We spend so much time thinking about time. Did you ever stop to consider how arbitrary it is?
Concepts of Time
Today is February 29. Leap day. An extra day on the calendar.
Have you stopped to consider this?
I don’t mean: have you stopped to consider what you’re going to do with your extra day, or do you wonder when people who were born on February 29 celebrate their birthdays on the other 3 out of every 4 years.
What I mean is: have you considered the entire concept of having an “extra” day.
Measurements of Time
We are conditioned from an early age to cling to these notions of the structure of time. We talk about time as though it’s an absolute: there are 24 hours in a day. 365 days in a year. (Well, not this year.)
We talk about time like it’s an objective truth.
Except it’s not an objective truth.
It is subjectively common; we universally accept that there are 24 hours in a day, and 365 days in a year. And it may be practically useful to think in these terms: the structure provided by time allows us greater ease in coordinating with other people. It facilitates flights and meetings and television schedules.
But clearly, it’s not an objective truth that there are only 24 hours in a day and 365 days in a year. That’s an approximation. We are forced to face this reality every fourth year when we add a day to the year. So this year has 366 days.
Have you ever stopped to consider this?
How would you explain this to someone who just dropped on this planet from another universe?
Even the notion of 24 hours in a day is arbitrary.
It’s based on a particular definition of an hour as being 60 minutes. And of a minute as being 60 seconds.
Even on a regular day, the notion of a 60-minute hour isn’t universal. Anyone who has ever been to a New York City therapist knows that an hour is, at most, only 50 minutes long. Sometimes only 45 minutes.
By that measurement, there are more than 24 hours in a day.
Before the invention of artificial light, a “day” was only as long as the sunlight lasted. That creates different lengths of days at different times of the year. Today, we largely ignore the guidance of the sun and the seasons.
This is a Human Thing
Someone — a human being — came up with these units of measurement. They are particular to our experience on this earth.
What other being on this planet counts minutes and hours and seconds? Who else counts months and days and years?
Other beings on this planet go by the feel of the weather and the seasons.
They hibernate in the cold months, and in the warm months, they frolic and play.
When they sense the change in the temperature, they allow that feeling to guide them.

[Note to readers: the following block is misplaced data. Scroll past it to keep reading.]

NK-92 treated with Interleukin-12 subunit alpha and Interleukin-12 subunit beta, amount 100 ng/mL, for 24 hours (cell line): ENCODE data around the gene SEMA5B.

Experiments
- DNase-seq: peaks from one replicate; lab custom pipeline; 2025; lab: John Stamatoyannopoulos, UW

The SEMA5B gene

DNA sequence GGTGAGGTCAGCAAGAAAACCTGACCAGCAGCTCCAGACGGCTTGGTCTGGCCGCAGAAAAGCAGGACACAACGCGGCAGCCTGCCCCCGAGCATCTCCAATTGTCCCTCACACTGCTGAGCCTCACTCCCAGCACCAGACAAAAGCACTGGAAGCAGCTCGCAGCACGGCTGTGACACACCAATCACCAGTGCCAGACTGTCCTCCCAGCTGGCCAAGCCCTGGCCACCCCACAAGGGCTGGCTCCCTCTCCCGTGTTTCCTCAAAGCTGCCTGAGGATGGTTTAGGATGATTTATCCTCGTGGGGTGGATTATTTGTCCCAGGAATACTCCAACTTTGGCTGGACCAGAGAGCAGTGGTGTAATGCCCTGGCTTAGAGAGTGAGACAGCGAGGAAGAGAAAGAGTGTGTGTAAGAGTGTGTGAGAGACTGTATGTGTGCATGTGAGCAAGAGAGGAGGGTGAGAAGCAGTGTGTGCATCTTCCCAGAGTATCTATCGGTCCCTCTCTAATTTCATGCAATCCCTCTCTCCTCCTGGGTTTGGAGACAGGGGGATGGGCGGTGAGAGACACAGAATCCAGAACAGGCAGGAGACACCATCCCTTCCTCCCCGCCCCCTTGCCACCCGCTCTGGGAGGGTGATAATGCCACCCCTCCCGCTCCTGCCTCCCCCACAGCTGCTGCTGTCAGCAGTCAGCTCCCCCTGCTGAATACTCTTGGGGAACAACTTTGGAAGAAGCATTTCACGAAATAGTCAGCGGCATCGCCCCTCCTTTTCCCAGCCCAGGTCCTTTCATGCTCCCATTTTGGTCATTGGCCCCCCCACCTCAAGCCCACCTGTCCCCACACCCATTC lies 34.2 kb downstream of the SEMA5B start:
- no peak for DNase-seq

They don’t count down the days to the next month or year.
In short, they don’t measure time.
Have you ever stopped to consider why February 29 comes only once every four years?
I don’t mean the science of fixing the approximation from the 24 hours in a day issue.
I mean, have you ever looked at the calendar and wondered: who created it this way?
Look, I love systems. And a calendar is a system. But if you’re going to create a structure or system, shouldn’t it at least make some sort of sense?
Our Gregorian calendar is arbitrary.
Today is a perfect example.
For 3 out of every 4 years, February has 28 days. January and March, the months before and after, have 31 days. If we took a day from both January and March and gave those days to February, all 3 months would have 30 days each.
Wouldn’t that make more sense?
And if we are going to add a day to the calendar every four years, why not add it to June, so we get that day in the summer?
At least summer in the Northern hemisphere. I realize that it’s summer somewhere else right now.
Isn’t that odd: we don’t change the “month zones” in different parts of the world to account for the different seasons, but we do change the “time zones” to account for whether it’s daylight or night time.
Why not do away with “time zones” too and have a universal time? Let 6:00 be 6:00 and we would know that if it’s 6:00, most of the people in New York City are probably just waking up and most of Los Angeles is still asleep. Just like we know that in February, it’s winter in New York and summer in Brazil. It’s not June in Brazil just because it’s summer there now.
Time is Arbitrary
I stopped to consider this day. I mean, really considered it.
What this day tells me is this: time is arbitrary.
Of what value to us is the concept of measuring our life in seconds and minutes and hours and days?
Is that truly the measurement of a life?
How long should it take to do great work or make an impact or accomplish a goal?
How long should it take to discover who you are?
We don’t all get the same number of days. Not every day has the same number of hours. Not every hour has the same number of minutes.
It’s all arbitrary. We can redefine it however it best suits us.
What if we defined time differently? What if we stopped counting hours and minutes and days?
Imagine how much time we would gain if we simply stopped measuring time.